I was stunned today to read that the McCain campaign admitted that their plan to fund healthcare reform includes cutting up to $1.3 trillion from Medicare and Medicaid.


Still reeling from the analysis that their health care plan would cost millions of Americans their health care coverage, McCain must be crazy if he thinks that this is the way to get votes in the kind of economy we’ve got right now. Plus, if you need to compete in PA and FL, does it make a lot of sense to give seniors a key reason to vote against you?

Who’s running that campaign, anyway?


October 6, 2008. '08 election.


  1. Jennifer (ponderosa) replied:

    Yesterday my mother-in-law told me that her doctor had dumped her. My MIL has some long-standing, non-life-threatening health issues and finally about 6 years ago found this doctor, who has really helped her and who she absolutely loves — and the doctor dumped her. In fact the doctor dumped every single one of her Medicare patients. The doc said she’d been spending one full workday a week just dealing with Medicare.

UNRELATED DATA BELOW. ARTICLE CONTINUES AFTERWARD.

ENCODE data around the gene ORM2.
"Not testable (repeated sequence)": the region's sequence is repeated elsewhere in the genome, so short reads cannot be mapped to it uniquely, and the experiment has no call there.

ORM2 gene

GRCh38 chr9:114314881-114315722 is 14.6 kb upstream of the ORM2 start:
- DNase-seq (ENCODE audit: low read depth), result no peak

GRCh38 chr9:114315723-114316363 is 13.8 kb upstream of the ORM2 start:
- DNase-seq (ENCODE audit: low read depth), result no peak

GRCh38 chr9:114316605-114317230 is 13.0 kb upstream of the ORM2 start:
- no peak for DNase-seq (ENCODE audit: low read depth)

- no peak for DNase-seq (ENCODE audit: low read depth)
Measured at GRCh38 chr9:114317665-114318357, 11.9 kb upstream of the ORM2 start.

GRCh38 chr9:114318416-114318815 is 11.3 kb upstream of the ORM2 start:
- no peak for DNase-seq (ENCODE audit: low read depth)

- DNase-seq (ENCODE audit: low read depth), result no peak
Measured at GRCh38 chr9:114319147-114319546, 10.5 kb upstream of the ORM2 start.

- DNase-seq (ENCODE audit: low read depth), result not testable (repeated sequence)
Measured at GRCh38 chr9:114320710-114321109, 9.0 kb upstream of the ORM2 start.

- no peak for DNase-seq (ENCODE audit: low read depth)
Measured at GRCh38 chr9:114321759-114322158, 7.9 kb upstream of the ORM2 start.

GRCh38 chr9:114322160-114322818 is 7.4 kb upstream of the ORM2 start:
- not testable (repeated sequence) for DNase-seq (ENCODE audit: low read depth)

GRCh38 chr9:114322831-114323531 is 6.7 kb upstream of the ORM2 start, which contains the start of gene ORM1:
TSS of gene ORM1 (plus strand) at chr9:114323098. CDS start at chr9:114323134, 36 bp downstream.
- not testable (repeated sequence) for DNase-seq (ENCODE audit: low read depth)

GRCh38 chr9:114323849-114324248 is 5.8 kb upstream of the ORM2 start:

So, please, please tell me that Obama’s plan, which would (if I understand right?) create a kind of Medicare that anyone could purchase — that is, gov’t-offered insurance — also includes a way of fixing the existing system. Because what good is govt-offered insurance if no doctor will accept it?

  2. Jennifer (ponderosa) replied:

    Note that I don’t think McCain’s plan is better. In fact McCain’s plan is so bad that I think my husband, a life-long Republican, would vote against him just because of it. A tax credit so that we can “shop around” for better coverage. As if there were some cheaper insurance out there but I just don’t have enough incentive to find it! Give me a break.

  3. Anjali replied:

    I had not heard that. Wow. That makes me sick. Literally and figuratively.

  4. landismom replied:

    Jennifer–I totally hear you. I have had known plenty of folks on Medicaid who had similar experiences. I do believe, personally, that if 47 million more people were on some kind of Medicare-like plan, it would make it worth the while of the doctors to deal with that plan. Of course it would also help, I imagine, to have more primary care physicians, instead of specialists, and I don’t think either of the presidential candidates is getting that far into the weeds.

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